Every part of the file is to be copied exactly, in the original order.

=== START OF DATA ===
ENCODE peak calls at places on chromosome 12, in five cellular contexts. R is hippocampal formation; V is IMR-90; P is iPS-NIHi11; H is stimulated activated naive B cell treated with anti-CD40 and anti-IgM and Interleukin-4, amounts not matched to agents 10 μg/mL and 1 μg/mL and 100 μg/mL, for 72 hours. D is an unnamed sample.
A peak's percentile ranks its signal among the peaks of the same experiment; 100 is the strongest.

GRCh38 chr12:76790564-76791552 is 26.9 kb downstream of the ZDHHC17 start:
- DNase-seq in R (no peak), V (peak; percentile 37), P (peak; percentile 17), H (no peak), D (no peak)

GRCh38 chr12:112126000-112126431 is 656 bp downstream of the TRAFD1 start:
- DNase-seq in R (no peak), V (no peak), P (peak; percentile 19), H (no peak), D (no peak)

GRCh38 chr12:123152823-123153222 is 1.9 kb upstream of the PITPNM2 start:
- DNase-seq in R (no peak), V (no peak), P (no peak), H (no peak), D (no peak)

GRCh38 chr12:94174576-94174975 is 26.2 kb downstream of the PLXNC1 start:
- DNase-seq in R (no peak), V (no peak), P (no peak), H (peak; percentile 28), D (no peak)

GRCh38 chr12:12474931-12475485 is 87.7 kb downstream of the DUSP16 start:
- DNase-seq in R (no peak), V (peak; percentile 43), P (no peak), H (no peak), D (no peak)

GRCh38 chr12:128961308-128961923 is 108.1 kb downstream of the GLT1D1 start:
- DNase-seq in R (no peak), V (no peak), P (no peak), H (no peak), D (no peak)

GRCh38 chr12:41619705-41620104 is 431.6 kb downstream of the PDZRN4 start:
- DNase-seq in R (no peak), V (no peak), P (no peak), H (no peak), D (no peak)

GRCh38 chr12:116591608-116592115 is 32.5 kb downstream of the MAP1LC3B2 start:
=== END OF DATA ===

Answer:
ENCODE peak calls at places on chromosome 12, in five cellular contexts. R is hippocampal formation; V is IMR-90; P is iPS-NIHi11; H is stimulated activated naive B cell treated with anti-CD40 and anti-IgM and Interleukin-4, amounts not matched to agents 10 μg/mL and 1 μg/mL and 100 μg/mL, for 72 hours. D is an unnamed sample.
A peak's percentile ranks its signal among the peaks of the same experiment; 100 is the strongest.

GRCh38 chr12:76790564-76791552 is 26.9 kb downstream of the ZDHHC17 start:
- DNase-seq in R (no peak), V (peak; percentile 37), P (peak; percentile 17), H (no peak), D (no peak)

GRCh38 chr12:112126000-112126431 is 656 bp downstream of the TRAFD1 start:
- DNase-seq in R (no peak), V (no peak), P (peak; percentile 19), H (no peak), D (no peak)

GRCh38 chr12:123152823-123153222 is 1.9 kb upstream of the PITPNM2 start:
- DNase-seq in R (no peak), V (no peak), P (no peak), H (no peak), D (no peak)

GRCh38 chr12:94174576-94174975 is 26.2 kb downstream of the PLXNC1 start:
- DNase-seq in R (no peak), V (no peak), P (no peak), H (peak; percentile 28), D (no peak)

GRCh38 chr12:12474931-12475485 is 87.7 kb downstream of the DUSP16 start:
- DNase-seq in R (no peak), V (peak; percentile 43), P (no peak), H (no peak), D (no peak)

GRCh38 chr12:128961308-128961923 is 108.1 kb downstream of the GLT1D1 start:
- DNase-seq in R (no peak), V (no peak), P (no peak), H (no peak), D (no peak)

GRCh38 chr12:41619705-41620104 is 431.6 kb downstream of the PDZRN4 start:
- DNase-seq in R (no peak), V (no peak), P (no peak), H (no peak), D (no peak)

GRCh38 chr12:116591608-116592115 is 32.5 kb downstream of the MAP1LC3B2 start: